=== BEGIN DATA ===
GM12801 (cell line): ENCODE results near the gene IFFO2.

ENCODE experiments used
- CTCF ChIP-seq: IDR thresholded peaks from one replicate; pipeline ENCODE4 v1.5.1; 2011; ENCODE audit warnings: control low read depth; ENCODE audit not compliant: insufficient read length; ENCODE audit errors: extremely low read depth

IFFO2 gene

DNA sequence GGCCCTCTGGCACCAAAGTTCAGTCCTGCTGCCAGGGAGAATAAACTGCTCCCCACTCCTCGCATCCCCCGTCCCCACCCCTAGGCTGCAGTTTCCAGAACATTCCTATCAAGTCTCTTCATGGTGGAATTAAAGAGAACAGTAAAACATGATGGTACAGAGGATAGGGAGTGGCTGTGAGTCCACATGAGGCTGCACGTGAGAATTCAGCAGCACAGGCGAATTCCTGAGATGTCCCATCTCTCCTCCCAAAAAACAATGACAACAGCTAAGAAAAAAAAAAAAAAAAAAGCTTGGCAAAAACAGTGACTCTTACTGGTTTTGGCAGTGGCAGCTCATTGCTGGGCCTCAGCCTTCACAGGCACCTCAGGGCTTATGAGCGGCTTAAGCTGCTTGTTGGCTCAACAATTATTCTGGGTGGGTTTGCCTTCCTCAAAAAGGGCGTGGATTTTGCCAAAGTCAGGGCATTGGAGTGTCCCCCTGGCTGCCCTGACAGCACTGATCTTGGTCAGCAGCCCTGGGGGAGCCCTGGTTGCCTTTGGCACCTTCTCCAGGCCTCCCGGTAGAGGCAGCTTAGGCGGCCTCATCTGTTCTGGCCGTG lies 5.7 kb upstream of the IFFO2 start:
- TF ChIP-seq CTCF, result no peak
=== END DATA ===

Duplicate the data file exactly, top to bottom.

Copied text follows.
GM12801 (cell line): ENCODE results near the gene IFFO2.

ENCODE experiments used
- CTCF ChIP-seq: IDR thresholded peaks from one replicate; pipeline ENCODE4 v1.5.1; 2011; ENCODE audit warnings: control low read depth; ENCODE audit not compliant: insufficient read length; ENCODE audit errors: extremely low read depth

IFFO2 gene

DNA sequence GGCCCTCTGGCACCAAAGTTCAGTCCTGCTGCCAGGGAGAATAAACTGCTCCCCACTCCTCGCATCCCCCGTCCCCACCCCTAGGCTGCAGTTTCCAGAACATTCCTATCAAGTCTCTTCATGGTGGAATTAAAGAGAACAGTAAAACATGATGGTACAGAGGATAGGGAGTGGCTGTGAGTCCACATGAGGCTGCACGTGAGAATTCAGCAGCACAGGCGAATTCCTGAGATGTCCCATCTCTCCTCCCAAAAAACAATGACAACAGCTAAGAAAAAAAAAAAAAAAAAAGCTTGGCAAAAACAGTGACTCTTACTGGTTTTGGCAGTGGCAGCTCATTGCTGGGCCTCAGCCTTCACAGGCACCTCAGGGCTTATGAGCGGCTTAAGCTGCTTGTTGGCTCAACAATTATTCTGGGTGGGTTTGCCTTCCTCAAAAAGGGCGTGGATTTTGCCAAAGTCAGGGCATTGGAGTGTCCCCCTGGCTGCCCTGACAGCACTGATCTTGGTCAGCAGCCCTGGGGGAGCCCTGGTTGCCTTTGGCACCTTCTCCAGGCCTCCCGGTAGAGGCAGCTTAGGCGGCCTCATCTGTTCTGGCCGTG lies 5.7 kb upstream of the IFFO2 start:
- TF ChIP-seq CTCF, result no peak